Sustainability efforts at NC State in recent years have been successful in reducing the amount of water the university uses. Those efforts have been driven, in part, by state laws designed to increase energy consumption in government buildings.
Back in 1951, a different sort of government initiative drove NC State to work on reducing its water usage. It was on this day that year that the Technician reported that the Raleigh City Council had voted to require the university to reduce its water usage by a third.
The move by the City Council was apparently in response to a nationwide concern about a rise in water usage in the United States. The U.S. Department of Interior reported at the time that water usage had increased by 35 billion gallons daily over the past decade, to a total of 200 billion gallons a day in 1950.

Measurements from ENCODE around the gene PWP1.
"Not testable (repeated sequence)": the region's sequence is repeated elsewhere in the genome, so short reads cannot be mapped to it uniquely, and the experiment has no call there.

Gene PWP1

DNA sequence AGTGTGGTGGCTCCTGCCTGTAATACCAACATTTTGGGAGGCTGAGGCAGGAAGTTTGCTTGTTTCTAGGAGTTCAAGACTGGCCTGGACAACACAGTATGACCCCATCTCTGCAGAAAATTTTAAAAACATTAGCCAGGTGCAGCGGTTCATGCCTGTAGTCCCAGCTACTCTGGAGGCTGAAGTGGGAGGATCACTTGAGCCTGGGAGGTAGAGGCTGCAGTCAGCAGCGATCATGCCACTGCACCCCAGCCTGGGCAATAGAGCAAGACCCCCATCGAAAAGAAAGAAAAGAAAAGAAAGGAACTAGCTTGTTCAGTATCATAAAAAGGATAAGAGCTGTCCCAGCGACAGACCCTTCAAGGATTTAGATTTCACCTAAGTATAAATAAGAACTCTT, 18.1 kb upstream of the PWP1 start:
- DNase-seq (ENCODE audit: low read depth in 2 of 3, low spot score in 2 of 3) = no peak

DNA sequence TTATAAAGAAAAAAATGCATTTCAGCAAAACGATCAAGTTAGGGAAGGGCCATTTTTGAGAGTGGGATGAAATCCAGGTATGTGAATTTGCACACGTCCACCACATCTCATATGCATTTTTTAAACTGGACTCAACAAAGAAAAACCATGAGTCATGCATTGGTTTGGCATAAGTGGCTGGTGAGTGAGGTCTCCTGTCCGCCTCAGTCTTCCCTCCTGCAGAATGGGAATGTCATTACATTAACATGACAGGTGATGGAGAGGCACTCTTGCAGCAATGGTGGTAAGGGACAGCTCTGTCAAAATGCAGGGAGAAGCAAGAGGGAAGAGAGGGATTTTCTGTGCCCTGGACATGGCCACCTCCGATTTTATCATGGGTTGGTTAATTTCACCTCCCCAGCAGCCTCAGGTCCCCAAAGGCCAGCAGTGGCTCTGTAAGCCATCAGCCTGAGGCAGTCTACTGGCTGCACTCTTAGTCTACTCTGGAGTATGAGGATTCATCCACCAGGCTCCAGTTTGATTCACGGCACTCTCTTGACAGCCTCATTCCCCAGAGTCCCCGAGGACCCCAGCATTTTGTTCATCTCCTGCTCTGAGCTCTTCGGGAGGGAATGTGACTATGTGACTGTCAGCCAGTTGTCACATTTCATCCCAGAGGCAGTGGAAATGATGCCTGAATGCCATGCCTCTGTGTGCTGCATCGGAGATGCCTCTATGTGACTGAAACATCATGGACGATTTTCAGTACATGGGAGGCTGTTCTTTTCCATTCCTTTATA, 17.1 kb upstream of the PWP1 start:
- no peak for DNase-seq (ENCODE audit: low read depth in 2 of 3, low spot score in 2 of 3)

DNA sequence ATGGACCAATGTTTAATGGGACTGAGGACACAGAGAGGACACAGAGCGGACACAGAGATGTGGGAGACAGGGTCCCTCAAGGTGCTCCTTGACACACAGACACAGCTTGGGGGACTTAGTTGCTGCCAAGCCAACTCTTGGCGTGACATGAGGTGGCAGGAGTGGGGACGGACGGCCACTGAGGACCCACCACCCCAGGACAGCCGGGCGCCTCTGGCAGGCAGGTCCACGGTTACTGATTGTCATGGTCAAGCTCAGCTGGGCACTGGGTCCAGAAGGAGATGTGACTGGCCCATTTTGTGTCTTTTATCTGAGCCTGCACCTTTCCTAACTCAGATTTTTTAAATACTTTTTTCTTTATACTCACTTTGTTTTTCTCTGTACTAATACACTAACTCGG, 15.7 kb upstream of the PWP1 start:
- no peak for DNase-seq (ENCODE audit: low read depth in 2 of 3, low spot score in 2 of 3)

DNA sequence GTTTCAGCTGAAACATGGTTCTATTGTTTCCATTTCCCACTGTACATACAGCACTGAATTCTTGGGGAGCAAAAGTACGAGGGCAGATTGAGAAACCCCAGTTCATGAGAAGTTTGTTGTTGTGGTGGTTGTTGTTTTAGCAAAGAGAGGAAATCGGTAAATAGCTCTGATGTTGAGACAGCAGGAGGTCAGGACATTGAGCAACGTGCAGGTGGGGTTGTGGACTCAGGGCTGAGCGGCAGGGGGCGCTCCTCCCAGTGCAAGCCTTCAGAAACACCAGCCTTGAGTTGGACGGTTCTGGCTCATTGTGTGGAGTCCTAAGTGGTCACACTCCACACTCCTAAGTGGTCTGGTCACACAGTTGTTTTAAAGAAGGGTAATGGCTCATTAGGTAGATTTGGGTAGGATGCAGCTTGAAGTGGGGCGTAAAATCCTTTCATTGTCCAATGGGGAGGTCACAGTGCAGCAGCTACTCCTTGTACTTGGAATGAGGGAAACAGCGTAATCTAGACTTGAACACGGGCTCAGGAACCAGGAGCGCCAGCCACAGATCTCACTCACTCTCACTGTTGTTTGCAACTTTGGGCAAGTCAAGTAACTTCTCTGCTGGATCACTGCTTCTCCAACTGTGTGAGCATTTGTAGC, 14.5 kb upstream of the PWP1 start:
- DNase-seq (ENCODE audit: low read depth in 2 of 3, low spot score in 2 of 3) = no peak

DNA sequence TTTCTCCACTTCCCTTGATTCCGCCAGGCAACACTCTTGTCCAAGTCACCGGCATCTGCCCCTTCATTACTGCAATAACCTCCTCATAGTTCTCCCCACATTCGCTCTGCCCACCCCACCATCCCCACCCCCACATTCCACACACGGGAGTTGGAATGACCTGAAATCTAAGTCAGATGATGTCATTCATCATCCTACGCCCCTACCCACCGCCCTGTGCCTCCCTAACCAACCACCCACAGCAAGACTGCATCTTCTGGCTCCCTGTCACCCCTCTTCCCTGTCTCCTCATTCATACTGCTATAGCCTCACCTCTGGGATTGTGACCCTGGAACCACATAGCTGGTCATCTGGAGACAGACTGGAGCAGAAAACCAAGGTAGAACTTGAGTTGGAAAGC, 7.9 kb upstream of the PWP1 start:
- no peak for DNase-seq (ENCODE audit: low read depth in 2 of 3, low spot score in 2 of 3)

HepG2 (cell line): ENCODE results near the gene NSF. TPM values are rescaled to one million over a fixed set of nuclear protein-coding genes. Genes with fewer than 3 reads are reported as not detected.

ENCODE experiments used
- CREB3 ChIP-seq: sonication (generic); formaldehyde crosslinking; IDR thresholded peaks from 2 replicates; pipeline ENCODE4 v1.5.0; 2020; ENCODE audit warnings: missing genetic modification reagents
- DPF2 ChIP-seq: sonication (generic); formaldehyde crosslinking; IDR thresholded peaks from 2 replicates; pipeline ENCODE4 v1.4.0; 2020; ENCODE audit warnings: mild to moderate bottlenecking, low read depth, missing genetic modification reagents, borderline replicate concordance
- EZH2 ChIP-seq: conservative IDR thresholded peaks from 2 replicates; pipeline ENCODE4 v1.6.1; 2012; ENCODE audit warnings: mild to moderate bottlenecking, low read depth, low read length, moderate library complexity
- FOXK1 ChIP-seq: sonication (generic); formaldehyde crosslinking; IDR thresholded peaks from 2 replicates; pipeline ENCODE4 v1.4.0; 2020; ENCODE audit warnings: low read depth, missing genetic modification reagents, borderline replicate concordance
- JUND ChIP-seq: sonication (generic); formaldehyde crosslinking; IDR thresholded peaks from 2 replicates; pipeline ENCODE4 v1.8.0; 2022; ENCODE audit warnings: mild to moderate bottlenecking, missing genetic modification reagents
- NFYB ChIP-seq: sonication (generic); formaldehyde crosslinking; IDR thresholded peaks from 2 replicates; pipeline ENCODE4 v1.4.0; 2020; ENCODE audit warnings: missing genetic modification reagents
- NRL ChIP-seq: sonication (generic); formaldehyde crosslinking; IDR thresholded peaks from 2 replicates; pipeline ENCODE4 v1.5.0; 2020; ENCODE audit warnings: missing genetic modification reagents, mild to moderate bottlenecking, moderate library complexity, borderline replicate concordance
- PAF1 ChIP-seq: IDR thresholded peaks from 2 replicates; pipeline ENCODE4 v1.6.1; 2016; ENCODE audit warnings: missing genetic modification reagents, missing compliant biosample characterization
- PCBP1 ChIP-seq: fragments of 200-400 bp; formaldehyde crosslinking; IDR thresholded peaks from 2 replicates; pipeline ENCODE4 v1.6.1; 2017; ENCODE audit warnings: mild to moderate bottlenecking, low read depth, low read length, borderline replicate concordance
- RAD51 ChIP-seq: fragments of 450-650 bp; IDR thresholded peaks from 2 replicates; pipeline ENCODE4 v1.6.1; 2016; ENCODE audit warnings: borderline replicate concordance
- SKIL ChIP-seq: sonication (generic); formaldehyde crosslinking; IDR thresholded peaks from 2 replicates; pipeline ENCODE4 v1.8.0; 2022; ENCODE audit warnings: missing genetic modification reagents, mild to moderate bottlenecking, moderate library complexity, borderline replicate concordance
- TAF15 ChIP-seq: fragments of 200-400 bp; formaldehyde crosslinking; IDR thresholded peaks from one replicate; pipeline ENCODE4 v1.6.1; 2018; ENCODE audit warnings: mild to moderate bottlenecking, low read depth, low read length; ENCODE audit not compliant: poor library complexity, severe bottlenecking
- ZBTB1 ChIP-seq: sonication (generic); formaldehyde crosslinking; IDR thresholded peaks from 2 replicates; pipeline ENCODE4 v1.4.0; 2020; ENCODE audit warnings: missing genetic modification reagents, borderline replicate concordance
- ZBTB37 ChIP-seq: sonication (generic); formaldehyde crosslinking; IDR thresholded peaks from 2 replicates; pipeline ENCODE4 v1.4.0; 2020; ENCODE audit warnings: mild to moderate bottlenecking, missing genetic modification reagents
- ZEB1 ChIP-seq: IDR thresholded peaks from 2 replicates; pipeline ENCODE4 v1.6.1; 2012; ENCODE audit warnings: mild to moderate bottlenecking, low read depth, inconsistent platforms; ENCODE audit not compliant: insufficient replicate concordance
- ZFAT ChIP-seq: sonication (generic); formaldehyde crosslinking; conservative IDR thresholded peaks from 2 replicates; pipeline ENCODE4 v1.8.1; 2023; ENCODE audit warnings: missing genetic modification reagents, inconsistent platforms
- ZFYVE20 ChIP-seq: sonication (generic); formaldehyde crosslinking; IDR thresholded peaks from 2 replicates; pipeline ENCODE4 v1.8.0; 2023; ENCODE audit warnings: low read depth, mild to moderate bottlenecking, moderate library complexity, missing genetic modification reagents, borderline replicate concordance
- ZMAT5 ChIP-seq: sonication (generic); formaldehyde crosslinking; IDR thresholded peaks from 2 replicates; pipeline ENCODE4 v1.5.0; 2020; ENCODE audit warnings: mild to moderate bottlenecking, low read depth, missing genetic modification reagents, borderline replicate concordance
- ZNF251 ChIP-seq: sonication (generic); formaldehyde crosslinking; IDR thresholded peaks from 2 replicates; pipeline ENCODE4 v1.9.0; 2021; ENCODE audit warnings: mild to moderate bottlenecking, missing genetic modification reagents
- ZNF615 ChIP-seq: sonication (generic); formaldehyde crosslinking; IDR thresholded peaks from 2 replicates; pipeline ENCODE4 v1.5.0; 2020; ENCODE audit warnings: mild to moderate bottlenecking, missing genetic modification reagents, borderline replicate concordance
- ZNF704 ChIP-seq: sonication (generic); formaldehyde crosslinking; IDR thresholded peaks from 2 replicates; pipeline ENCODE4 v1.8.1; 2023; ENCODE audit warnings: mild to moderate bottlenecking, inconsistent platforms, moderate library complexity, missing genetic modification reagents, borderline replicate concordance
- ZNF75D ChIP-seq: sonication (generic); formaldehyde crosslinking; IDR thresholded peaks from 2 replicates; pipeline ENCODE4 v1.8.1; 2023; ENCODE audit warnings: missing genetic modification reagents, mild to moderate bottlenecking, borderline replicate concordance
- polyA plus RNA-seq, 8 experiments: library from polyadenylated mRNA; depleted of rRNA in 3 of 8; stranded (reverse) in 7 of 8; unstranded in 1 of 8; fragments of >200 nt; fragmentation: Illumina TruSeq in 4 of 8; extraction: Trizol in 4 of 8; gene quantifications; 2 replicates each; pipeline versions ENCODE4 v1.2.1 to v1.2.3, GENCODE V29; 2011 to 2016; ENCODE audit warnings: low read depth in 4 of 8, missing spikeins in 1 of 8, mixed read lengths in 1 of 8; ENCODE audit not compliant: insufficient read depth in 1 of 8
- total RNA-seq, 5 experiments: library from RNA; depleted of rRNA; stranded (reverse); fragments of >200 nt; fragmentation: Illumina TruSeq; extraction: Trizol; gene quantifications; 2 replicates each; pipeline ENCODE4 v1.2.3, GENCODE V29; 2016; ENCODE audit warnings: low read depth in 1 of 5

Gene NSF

So Raleigh officials ordered NC State (then State College) to cut its water use by a third. The university was using a quarter million gallons per day at the time, and city officials warned that the university would pay a steeper price for any water used beyond the mandated level.
The Technician article didn’t indicate how the university planned to respond, other than to note that university officials checked for leaks around campus.
Today, a much larger NC State uses a little more than 1 million gallons of water per day, according to a 2012 report by the NC State Energy Management office.